By Jennifer J. Salopek
Neal Katyal, former acting U.S. Solicitor General, addressed attendees at a AAMC meeting in Miami last week. Medical school faculty members, deans, and hospital CEOs listened raptly as Katyal spoke on the eve of opening arguments before the United States Supreme Court about the Affordable Care Act. Speaking without notes for more than 45 minutes, Katyal outlined the composition of the Court, its usual operations and how ACA arguments would differ, a brief history of interpretations of the commerce law, and predictions for the future of the Act.
Katyal, an expert on Constitutional law, is a full-time faculty member at Georgetown University Law Center as well as a partner at Hogan Lovells. He served as acting Solicitor General in 2010-2011 after his former boss, Elena Kagan, was appointed to the Supreme Court. He noted that having three female justices is “historically unprecedented” and has changed the personality of the Court. He said that while voting often does follow party lines—five Justices were appointed by Republican presidents and four by Democrats—more than 50 percent of cases are decided unanimously.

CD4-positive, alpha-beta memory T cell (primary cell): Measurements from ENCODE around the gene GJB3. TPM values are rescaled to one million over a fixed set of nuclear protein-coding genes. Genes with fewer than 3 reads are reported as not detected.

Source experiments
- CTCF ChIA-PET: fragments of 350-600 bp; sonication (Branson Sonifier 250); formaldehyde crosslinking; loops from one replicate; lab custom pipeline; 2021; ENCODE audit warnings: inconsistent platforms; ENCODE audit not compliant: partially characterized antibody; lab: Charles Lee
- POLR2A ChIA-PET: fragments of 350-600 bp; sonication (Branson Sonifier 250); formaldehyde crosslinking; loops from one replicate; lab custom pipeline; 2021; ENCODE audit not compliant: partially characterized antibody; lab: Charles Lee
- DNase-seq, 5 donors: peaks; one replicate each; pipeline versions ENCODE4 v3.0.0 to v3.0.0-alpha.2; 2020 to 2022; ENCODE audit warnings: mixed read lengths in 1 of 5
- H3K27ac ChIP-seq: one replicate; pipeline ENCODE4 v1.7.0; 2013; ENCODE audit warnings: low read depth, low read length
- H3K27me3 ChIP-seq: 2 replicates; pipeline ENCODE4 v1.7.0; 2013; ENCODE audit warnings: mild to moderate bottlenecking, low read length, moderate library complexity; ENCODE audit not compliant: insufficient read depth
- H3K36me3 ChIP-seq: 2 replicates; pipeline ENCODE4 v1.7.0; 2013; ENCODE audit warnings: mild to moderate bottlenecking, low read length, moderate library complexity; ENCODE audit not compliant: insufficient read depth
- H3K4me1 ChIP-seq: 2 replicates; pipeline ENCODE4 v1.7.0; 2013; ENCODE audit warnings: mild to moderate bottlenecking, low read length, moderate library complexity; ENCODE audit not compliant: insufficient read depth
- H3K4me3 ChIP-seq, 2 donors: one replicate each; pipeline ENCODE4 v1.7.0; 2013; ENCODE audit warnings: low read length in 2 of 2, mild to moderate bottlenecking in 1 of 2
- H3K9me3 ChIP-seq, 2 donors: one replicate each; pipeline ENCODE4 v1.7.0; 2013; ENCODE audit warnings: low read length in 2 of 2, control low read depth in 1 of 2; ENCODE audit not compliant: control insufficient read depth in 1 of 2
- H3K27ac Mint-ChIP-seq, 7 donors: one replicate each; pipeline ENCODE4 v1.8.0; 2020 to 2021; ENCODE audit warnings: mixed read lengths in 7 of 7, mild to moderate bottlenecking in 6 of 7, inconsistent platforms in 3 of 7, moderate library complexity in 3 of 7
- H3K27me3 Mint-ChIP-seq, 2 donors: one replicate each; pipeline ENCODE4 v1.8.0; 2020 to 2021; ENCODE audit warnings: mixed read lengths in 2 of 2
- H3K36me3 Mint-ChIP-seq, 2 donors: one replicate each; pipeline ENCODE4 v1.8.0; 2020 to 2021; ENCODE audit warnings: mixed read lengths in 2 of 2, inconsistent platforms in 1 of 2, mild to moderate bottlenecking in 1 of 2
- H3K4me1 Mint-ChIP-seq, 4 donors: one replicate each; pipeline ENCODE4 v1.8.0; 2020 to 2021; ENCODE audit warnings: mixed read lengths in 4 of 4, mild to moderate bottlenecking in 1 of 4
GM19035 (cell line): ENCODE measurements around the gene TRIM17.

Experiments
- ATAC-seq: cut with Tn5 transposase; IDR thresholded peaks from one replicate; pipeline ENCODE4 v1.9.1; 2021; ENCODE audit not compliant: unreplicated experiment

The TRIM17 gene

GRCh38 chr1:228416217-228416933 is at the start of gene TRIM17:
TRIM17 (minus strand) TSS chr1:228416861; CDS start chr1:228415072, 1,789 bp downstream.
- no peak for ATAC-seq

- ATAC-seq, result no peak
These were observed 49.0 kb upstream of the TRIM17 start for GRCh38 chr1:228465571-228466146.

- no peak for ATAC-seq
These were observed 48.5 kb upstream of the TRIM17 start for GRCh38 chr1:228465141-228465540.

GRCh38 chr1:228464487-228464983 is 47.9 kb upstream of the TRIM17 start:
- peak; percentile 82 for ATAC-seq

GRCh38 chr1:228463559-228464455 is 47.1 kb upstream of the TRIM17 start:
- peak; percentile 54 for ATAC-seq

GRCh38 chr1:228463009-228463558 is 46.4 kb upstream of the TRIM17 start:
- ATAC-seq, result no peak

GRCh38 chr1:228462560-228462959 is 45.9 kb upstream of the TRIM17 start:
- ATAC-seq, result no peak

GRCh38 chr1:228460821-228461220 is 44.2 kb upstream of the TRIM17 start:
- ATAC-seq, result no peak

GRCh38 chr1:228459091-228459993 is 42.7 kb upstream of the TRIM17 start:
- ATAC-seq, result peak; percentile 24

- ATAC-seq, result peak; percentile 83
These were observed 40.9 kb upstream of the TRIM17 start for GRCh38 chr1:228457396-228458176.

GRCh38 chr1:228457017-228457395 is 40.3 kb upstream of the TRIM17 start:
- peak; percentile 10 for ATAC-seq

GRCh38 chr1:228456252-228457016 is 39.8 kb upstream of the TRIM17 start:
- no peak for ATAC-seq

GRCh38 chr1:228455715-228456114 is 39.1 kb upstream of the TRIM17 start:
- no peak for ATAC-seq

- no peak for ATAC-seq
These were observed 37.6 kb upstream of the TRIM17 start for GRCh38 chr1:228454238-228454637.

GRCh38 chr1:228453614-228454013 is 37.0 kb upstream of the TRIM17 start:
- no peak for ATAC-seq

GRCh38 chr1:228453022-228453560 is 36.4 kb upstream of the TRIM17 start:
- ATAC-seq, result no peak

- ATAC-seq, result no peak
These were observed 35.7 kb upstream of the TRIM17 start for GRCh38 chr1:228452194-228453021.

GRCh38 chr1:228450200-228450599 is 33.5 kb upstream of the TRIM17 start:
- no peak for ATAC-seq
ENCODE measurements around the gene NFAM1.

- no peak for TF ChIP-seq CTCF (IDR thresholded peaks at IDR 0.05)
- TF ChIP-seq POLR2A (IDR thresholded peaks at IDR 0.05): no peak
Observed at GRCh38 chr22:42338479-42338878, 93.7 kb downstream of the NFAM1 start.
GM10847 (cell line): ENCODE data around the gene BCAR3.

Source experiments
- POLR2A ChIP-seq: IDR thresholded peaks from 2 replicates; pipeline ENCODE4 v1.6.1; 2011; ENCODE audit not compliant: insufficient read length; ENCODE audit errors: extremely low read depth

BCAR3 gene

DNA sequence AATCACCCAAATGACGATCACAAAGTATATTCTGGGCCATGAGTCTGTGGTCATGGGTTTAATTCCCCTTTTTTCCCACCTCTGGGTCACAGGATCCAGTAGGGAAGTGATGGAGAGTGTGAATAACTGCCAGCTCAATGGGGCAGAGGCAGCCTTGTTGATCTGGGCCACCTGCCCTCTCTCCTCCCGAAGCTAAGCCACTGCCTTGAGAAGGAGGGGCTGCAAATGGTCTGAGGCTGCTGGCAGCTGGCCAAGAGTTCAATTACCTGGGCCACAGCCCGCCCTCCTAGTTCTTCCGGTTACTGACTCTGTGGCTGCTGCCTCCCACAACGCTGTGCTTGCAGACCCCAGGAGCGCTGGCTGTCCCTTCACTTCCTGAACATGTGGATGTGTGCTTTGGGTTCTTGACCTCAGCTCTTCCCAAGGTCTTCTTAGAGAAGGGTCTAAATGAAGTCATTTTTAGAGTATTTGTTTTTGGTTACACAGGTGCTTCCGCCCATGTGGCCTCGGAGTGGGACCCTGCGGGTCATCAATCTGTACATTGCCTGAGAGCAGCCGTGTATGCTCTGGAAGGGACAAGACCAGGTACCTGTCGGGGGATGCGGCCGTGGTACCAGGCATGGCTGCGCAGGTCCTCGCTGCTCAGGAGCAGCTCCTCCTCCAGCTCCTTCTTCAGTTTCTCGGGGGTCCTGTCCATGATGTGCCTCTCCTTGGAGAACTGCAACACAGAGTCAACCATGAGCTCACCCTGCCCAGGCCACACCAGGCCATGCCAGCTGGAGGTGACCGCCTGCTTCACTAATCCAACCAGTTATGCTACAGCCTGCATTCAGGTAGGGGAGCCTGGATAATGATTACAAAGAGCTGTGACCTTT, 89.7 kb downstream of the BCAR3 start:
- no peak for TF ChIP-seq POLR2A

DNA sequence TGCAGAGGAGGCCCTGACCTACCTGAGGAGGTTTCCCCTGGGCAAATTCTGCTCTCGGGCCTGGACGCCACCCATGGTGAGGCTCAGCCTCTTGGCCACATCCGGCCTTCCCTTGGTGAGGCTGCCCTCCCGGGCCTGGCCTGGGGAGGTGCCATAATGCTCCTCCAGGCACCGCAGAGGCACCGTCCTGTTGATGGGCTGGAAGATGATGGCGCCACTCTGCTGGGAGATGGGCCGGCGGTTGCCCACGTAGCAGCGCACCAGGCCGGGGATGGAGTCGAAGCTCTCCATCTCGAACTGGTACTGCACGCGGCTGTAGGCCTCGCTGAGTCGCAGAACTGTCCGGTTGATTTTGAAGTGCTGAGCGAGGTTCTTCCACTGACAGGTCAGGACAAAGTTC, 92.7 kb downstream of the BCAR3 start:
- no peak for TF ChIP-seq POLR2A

The essential element that makes the future of the Affordable Care Act cloudy, according to Katyal, is that it dictates that people purchase a privately offered product, which is highly unusual. In response to an audience question about whether the future of the Act would have been more predictable with a single-payer system, Katyal responded that yes, single-payer is Constitutional. Another audience member commented that many people believe the Act does not go far enough, and asked Katyal to comment on its exclusion of illegal immigrants. “There is no Constitutional barrier to programs for United States citizens only,” Katyal said.
The Court’s decision on the Act will depend on whether the Justices regard the individual mandate as unique and different, or a logical extension of other times when the government has regulated individual behavior.
“The most important takeaway is that these challenges are claiming the Act is unconstitutional,” Katyal said. “It would be radical for the Court to take a decision away from the American people.” Times when it has done so include its decisions in Brown vs. Board of Education and Roe vs. Wade.
“Obviously, health care reform doesn’t arouse the same passions as those cases, but politics is at work here,” Katyal said. “There’s a good argument to be make that the Court should stay out of it; I predict that the Court will not strike down [the Act].” When asked about the political divisions within the Court, Katyal said, “I would be surprised if their decision on the Accountable Care Act is not at least 6 to 2.”